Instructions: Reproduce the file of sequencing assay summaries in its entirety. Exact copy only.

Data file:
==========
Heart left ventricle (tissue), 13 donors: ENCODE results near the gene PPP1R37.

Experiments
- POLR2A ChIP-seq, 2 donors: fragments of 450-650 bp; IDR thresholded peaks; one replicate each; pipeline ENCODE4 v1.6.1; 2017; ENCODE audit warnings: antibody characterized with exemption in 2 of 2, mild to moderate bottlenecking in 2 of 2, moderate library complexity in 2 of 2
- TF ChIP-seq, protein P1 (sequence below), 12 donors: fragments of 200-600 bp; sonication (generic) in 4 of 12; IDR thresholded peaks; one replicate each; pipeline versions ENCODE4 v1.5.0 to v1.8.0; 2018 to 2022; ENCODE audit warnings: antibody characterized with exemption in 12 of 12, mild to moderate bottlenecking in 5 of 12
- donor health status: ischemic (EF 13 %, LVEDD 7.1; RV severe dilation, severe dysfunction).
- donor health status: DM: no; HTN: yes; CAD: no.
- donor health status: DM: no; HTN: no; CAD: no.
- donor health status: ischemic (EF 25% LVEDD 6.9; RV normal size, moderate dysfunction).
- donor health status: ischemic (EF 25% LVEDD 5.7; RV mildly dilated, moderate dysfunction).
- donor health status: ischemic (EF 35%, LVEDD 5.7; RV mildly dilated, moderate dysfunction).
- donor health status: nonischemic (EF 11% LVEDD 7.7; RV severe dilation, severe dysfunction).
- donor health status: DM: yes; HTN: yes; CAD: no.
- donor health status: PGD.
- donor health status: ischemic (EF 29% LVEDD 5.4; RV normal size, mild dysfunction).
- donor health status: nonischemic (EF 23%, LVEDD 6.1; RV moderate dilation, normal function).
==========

Heart left ventricle (tissue), 13 donors: ENCODE results near the gene PPP1R37.

Experiments
- POLR2A ChIP-seq, 2 donors: fragments of 450-650 bp; IDR thresholded peaks; one replicate each; pipeline ENCODE4 v1.6.1; 2017; ENCODE audit warnings: antibody characterized with exemption in 2 of 2, mild to moderate bottlenecking in 2 of 2, moderate library complexity in 2 of 2
- TF ChIP-seq, protein P1 (sequence below), 12 donors: fragments of 200-600 bp; sonication (generic) in 4 of 12; IDR thresholded peaks; one replicate each; pipeline versions ENCODE4 v1.5.0 to v1.8.0; 2018 to 2022; ENCODE audit warnings: antibody characterized with exemption in 12 of 12, mild to moderate bottlenecking in 5 of 12
- donor health status: ischemic (EF 13 %, LVEDD 7.1; RV severe dilation, severe dysfunction).
- donor health status: DM: no; HTN: yes; CAD: no.
- donor health status: DM: no; HTN: no; CAD: no.
- donor health status: ischemic (EF 25% LVEDD 6.9; RV normal size, moderate dysfunction).
- donor health status: ischemic (EF 25% LVEDD 5.7; RV mildly dilated, moderate dysfunction).
- donor health status: ischemic (EF 35%, LVEDD 5.7; RV mildly dilated, moderate dysfunction).
- donor health status: nonischemic (EF 11% LVEDD 7.7; RV severe dilation, severe dysfunction).
- donor health status: DM: yes; HTN: yes; CAD: no.
- donor health status: PGD.
- donor health status: ischemic (EF 29% LVEDD 5.4; RV normal size, mild dysfunction).
- donor health status: nonischemic (EF 23%, LVEDD 6.1; RV moderate dilation, normal function).